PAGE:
Going the Full Monty in dental hygiene

British law now allows independent hygiene practice, but overcoming the obstacles to `The Full Monty` takes creativity and tenacity.

British law now allows independent hygiene practice, but overcoming the obstacles to `The Full Monty` takes creativity and tenacity.

Trisha E. O`Hehir, RDH, BS

In May, I was invited to be part of a continuing-education program in Birmingham, England. Nexus Media Limited, publishers of The Hygienist, the British version of RDH, hosted the full-day meeting, held on the grounds of a beautiful botanical garden. "The Full Monty" or "Your Career in Oral Hygiene," as it was titled, focused on independent practice. I was one of three speakers in the morning session. I spoke on "Dental Hygiene Therapy - Science vs. Tradition," and the other two presenters spoke on diagnosing periodontal disease and carpal-tunnel syndrome.

After lunch and an opportunity to visit the exhibits, participants could choose to attend two of six small group sessions. I attended a very interesting session by a leading advocate of independent practice in England.

Recent changes in British dental laws now allow independent practice for dental hygienists. The law was changed, but not without a few constraints. Patients can only be seen "by prescription" from a dentist, and no advertising is allowed. In this country, those restrictions would be considered "restraint of trade." But you know hygienists - we are very adaptable people and ingenious at figuring out how to deal with less than ideal conditions.

The advertising ban includes not only advertising as we think of it in newspapers and on radio and TV, but you also cannot put your name on the door or building where you have set up your practice. I get the feeling dentists in England don`t want hygienists to be successful in their independent practices!

An independent hygiene practice by prescription is termed a "referral practice." That leaves out the half of the population who does not go to the dentist. One solution would be to have interested patients visit a dentist in the area to get the referral. Not a bad idea; that would be a win-win situation for both the dentist and the hygienist. However, the problem is that most dentists who see National Health Service patients are already so busy, the waiting time for new patients can be several weeks or months. The long wait is the result of England`s socialized health-care system.

The potential for profitability on dental- hygiene services also must be considered. The National Health Service pays approximately $10 per prophy, leading to a dental hygiene schedule of four patients per hour! Yes, you read that right, 15 minutes per patient! That seems to be the standard in England for National Health Service patients. Seeing private patients allows for higher fees and more comprehensive care.

It would be easier to start an independent referral practice in an area where the hygienist already knows the dentists. It`s more difficult if you select an area where you`re new to the dental community and all of the dentists employ a dental hygienist. Developing a referral practice in that situation becomes a challenge.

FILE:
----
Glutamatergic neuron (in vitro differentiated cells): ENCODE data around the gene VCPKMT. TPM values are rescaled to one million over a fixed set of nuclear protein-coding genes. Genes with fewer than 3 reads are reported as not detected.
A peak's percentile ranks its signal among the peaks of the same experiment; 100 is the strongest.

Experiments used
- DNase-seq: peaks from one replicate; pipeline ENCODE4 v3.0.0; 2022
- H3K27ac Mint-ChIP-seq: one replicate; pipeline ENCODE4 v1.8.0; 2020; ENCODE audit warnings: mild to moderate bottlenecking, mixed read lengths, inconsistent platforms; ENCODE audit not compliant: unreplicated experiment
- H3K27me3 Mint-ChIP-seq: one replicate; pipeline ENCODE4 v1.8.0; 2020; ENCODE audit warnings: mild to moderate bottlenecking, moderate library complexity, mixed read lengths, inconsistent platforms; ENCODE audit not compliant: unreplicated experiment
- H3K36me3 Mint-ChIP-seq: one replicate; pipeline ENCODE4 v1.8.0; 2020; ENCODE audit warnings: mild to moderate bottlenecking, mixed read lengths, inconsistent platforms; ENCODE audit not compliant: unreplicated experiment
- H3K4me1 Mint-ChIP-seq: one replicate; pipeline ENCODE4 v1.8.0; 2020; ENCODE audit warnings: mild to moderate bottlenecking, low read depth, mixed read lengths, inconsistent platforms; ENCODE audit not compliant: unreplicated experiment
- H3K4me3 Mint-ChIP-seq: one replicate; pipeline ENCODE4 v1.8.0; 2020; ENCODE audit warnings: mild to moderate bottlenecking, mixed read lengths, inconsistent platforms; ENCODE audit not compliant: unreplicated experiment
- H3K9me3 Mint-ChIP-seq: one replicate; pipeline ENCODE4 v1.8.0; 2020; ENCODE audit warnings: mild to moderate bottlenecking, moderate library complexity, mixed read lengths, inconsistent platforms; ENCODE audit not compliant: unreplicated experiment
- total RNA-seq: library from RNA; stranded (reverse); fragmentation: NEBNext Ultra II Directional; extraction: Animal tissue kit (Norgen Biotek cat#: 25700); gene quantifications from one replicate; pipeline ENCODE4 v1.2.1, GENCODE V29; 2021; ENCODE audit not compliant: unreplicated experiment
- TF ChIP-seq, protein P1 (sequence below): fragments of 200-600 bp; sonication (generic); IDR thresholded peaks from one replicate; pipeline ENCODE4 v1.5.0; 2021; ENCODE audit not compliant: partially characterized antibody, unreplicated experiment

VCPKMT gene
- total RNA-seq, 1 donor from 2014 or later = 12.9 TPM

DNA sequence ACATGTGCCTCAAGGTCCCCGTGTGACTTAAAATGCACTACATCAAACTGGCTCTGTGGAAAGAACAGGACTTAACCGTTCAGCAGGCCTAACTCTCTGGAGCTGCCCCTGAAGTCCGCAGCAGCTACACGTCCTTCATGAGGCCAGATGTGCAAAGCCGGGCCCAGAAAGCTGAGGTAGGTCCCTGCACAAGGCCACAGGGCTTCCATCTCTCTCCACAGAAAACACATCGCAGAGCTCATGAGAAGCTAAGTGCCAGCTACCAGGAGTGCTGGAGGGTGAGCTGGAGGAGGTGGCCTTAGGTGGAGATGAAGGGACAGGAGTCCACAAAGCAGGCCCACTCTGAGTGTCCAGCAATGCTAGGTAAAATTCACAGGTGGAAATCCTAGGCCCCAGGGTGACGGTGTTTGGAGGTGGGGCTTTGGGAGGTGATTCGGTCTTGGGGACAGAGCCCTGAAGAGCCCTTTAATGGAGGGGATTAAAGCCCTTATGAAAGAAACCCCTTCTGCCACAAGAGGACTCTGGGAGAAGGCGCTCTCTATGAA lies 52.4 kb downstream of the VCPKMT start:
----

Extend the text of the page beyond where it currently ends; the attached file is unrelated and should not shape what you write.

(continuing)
These constraints were viewed as a challenge by one hygienist in particular. Kate Wheller, EDH, worked for many years in London, but she and her family dreamed of returning to Weymouth, a seaside community 140 miles from London, where she and her husband had grown up. They figured their only opportunity to return would be when they retired, but the dental-hygiene law change provided an earlier opportunity.

A visit to the area, together with demographic research, suggested it could be done. Weymouth has 11 dentists, but only five of them employ dental hygienists. The next step was to find a building. Several properties were too small to be used as hotels, but too large for residential use. One in particular caught Kate`s eye - a three-story, recently renovated Victorian house that had previously been used as a nursing home.

The two upper floors could be used for the family and the main floor could be set up for the practice. The only problem Kate saw with the building was that it was still more room than she needed for her practice.

With a bit more thought and some more research, she came up with the idea of a health center, where she would rent space to other licensed health-care professionals. She divided the main floor into a dental operatory; physical therapy room; a treatment room to be used for hypnotherapy, homeopathy, or podiatry; a meeting room; a beauty center; and a reception and waiting room.

Treatment rooms are available for four-hour sessions between 8:30 a.m. and 8 p.m. each day or whatever arrangements need to be made short of full time. Rent includes all utilities, use of the reception and waiting areas, and parking. Advertising is done as a group, with costs split among all the renters.

Kate is now in her second year of independent practice, making only a small profit and still at only a third of the predicted market level. Despite that, the bank is happy with her success and sees the potential for future growth. Kate is enjoying the challenge, and her whole family is pleased to be living in this lovely seaside community.

"The Full Monty" was an interesting meeting. It was fun to meet and talk with British dental hygienists. However, I`m still baffled by 15-minute prophys!

Trisha E. O`Hehir, RDH, BS, is a senior consulting editor of RDH. She also is editor of Perio Reports, a newsletter for dental professionals that addresses periodontics. The Web site for Perio Reports is www.perioreports.com. Her e-mail address is trisha@perioreports. com.

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